On a university budget with champagne tastes, to get into the swing of things for the kick-off of Orange F.O.O.D Week (running this year from 4-13 April) I spent the first weekend going to back-to-back artisan markets. And it was total joy.
Starting with the Borenore Public School Big Brunch Country Fair was kind of like peaking before the party. This was an almost unbelievable gourmet school fete – there was an Alpaca sausage sizzle for crying out loud, and they were spinning a chocolate wheel to win bottles of world-class local wine (not chocolate), and it was bunting ahoy.
It was love at first sight. Then I found homemade quince paste, and on the way home through Borenore I found a fig orchard. The winding lanes of Borenore are a feast for the senses, and the trip home also involved stopping off for some fine apple and pear cider tasting at Small Acres Cyder. Just around the corner was Dindima Wines, and it would have been rude not to have joined the FOOD week crowds for a tasting at their very friendly cellar door. I came home with a bottle of the 2009 Stella dessert chardonnay, threw it into a bowl of cream, caster sugar and figs and a few hours later had ice-cream (thanks to the beautiful Local is Lovely cookbook by Sophie Hansen).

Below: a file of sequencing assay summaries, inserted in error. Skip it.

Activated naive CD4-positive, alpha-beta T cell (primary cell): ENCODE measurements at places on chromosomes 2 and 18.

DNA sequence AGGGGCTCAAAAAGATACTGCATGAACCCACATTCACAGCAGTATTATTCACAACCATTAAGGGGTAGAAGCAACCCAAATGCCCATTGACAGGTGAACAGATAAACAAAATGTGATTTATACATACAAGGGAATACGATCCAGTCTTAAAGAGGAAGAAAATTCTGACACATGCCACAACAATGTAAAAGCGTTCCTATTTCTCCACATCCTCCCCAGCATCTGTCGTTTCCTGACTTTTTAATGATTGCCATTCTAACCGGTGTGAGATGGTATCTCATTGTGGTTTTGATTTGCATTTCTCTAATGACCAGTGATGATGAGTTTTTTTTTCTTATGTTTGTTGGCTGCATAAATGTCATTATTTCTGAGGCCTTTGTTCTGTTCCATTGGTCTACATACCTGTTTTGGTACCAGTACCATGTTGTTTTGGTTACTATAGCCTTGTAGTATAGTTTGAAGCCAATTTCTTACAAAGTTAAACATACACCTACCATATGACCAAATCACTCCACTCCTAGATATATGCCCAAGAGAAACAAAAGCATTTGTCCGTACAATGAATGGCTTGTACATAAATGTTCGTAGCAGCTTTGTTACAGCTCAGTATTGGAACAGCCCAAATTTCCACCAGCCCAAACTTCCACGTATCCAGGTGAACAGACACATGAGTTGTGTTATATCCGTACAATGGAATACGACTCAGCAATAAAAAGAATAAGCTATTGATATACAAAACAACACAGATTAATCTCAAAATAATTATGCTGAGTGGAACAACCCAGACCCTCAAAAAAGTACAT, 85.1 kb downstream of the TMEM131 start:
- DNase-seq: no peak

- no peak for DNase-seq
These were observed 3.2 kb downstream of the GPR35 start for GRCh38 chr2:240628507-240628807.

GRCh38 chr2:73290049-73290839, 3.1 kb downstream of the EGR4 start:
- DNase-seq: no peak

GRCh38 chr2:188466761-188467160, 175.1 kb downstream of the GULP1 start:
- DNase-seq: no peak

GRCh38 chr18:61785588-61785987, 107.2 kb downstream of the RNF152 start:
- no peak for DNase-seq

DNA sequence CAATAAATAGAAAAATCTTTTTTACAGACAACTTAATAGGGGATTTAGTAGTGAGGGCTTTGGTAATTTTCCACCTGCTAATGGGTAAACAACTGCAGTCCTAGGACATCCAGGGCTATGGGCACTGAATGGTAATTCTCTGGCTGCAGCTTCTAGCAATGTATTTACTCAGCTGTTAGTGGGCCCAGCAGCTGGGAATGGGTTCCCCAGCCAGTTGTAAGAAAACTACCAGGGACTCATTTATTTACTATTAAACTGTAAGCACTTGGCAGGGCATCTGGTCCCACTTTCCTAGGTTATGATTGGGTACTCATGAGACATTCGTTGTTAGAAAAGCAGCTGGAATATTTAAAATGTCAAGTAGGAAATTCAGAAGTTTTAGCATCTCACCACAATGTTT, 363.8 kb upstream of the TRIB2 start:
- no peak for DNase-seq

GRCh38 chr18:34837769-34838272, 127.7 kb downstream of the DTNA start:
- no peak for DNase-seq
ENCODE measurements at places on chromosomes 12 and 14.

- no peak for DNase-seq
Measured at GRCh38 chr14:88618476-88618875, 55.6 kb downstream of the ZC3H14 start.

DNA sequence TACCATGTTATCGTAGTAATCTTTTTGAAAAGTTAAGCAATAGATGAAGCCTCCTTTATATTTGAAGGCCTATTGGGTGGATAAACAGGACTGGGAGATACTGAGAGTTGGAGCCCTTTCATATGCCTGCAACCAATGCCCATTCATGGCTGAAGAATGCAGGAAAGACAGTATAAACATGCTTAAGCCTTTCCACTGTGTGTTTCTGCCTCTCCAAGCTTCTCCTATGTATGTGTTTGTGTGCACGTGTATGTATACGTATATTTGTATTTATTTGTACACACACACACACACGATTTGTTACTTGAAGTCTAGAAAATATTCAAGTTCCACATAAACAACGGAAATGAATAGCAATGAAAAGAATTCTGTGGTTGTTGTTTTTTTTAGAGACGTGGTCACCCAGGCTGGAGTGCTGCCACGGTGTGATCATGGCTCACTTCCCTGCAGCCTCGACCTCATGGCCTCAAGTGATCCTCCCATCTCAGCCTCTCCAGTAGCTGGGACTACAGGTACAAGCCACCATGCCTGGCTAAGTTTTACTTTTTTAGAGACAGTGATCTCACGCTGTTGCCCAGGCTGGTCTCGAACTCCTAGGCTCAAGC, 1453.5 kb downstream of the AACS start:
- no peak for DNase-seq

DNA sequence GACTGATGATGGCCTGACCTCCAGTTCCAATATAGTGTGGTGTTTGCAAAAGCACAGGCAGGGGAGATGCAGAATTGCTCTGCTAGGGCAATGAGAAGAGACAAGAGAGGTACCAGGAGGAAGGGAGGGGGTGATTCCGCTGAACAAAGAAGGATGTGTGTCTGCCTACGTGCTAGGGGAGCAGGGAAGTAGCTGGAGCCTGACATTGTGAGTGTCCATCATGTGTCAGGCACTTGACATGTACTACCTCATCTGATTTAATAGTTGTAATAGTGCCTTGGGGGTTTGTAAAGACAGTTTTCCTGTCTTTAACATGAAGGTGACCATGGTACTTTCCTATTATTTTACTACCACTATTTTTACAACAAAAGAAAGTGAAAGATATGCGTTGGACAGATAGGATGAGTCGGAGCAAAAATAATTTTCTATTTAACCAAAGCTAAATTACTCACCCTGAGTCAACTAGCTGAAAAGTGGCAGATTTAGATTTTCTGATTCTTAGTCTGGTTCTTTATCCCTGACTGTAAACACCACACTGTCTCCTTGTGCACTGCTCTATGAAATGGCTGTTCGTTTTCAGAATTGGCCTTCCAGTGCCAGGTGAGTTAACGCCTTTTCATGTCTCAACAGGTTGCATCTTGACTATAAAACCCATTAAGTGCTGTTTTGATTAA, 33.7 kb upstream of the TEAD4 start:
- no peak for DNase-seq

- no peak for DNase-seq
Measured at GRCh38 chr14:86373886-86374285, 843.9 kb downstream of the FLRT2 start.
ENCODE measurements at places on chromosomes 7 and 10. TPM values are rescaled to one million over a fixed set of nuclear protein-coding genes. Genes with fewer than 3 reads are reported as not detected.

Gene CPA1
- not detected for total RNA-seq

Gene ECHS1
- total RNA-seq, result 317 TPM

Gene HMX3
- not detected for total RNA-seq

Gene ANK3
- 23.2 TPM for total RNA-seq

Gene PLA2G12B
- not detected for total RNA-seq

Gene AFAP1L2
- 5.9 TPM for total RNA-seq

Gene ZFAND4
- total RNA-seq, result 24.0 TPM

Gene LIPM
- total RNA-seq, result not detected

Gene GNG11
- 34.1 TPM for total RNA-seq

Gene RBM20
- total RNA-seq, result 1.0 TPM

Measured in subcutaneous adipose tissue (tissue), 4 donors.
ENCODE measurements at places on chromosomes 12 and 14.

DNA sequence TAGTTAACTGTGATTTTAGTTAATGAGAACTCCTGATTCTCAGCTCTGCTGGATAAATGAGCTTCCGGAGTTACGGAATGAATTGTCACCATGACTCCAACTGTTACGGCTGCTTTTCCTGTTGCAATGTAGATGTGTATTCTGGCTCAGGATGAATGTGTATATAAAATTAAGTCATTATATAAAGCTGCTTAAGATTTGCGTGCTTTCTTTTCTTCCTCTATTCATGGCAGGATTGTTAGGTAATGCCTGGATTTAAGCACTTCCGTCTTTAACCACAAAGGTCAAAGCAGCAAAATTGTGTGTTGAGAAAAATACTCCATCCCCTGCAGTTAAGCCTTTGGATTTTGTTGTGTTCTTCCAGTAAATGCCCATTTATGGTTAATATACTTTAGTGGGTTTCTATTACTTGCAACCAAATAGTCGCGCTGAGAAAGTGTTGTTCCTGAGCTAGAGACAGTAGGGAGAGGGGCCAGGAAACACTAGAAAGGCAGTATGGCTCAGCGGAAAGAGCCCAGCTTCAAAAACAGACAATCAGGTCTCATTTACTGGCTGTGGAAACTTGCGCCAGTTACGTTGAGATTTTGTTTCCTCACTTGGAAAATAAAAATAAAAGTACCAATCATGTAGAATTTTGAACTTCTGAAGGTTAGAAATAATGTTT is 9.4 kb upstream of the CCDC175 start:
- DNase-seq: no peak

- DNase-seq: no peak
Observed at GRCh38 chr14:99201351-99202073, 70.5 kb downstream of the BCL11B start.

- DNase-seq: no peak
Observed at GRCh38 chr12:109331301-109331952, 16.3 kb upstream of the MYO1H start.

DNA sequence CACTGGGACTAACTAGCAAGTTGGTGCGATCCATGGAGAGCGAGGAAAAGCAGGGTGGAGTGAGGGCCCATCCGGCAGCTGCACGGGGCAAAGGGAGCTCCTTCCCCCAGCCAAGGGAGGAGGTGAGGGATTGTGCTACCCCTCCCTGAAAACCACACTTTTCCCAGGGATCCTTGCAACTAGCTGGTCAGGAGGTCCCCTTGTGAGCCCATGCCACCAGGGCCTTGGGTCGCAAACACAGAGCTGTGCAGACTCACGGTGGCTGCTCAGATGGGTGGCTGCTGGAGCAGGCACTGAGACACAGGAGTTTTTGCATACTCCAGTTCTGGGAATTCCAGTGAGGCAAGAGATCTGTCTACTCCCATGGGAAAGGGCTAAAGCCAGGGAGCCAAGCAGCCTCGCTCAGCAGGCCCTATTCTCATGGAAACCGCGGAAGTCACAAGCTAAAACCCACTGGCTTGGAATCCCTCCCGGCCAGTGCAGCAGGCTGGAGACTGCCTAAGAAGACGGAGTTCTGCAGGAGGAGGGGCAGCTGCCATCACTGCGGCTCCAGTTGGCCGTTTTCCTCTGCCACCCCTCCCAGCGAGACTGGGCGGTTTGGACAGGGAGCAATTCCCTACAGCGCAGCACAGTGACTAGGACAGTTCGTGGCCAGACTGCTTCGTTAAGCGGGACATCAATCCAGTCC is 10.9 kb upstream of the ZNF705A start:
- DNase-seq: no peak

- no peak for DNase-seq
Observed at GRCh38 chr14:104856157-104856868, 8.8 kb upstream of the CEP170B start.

One sleep later and I was off to market again, this time to the second annual Cook Park breakfast and produce market as part of the Orange FOOD festival. I paced myself at this one, fuelling up on coffee and hazelnut meal (for more baking purposes) from Fourjay Farms. Lots of lovely local producers were there, including The Agrestic Grocer and The Second Mouse Cheese Company. Printhie Wines were also there serving up tasters of their delightfully unparalleled Swift Vintage and Cuvee – it is never too early for sparkling.
The final, and penultimate, leg of the weekend market trail involved catching a lift with friends to the nearby village of Millthorpe (just a 15 minute scenic drive outside of Orange) to the much-loved biannual edition of the Millthorpe Markets. It would have been easy to go crazy for bunting and cushions and lace doily dresses, but I managed to contain my enthusiasm and come home with a wooden handmade birdhouse.
We wandered into the village after the markets, and it was an extended affair – most of the local stores had trestle tables outside on the pavement selling wares and it was definitely a country fair atmosphere. Sailing home past verdant green paddocks and soaring blue sky, it occurred to me that this #treechange thing was one of the finest ideas I’ve ever had.
Happy happy joy joy – Kelly